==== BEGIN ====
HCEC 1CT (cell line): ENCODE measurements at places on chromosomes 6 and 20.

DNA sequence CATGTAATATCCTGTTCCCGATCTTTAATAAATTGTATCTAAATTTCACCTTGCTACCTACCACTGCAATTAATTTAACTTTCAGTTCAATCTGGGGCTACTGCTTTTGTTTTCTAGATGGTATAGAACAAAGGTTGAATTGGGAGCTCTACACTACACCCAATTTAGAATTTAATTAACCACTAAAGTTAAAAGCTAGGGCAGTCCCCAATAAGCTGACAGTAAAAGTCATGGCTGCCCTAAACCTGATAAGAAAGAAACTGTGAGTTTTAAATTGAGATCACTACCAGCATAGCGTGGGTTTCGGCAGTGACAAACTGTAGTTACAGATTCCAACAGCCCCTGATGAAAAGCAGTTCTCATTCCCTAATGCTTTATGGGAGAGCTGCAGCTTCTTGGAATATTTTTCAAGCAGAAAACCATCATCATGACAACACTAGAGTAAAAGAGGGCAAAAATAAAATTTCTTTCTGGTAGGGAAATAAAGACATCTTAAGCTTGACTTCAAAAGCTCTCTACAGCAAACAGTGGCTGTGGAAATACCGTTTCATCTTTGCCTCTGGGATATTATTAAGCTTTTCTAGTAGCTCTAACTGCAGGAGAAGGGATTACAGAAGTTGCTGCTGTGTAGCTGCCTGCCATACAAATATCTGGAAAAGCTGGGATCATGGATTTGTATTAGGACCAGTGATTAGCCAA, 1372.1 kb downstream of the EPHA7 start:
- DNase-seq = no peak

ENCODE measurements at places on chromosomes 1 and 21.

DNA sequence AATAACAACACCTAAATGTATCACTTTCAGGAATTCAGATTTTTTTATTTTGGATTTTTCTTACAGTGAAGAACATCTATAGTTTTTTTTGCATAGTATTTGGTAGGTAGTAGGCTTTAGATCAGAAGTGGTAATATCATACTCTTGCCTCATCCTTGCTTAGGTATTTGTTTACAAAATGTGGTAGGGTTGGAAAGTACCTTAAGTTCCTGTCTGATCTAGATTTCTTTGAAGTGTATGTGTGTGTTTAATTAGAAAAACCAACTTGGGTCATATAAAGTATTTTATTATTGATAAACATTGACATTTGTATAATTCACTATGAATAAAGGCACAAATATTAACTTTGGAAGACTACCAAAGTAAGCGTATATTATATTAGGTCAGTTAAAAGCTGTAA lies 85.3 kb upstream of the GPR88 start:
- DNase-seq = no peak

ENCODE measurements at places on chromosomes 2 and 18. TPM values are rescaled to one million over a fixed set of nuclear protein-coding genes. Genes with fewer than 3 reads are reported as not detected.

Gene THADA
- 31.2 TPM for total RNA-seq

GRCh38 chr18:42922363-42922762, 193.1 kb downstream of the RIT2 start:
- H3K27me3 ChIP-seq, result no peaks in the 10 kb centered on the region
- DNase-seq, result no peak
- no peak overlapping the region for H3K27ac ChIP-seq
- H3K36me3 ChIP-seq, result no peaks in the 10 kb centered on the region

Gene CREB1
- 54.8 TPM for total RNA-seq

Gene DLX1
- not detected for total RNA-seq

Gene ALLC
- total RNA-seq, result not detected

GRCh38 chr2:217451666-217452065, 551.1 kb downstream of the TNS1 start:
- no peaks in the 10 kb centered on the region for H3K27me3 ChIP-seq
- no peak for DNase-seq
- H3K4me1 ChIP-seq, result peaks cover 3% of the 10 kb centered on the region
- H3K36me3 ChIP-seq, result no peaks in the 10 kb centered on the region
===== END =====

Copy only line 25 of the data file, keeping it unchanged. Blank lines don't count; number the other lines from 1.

- H3K36me3 ChIP-seq, result no peaks in the 10 kb centered on the region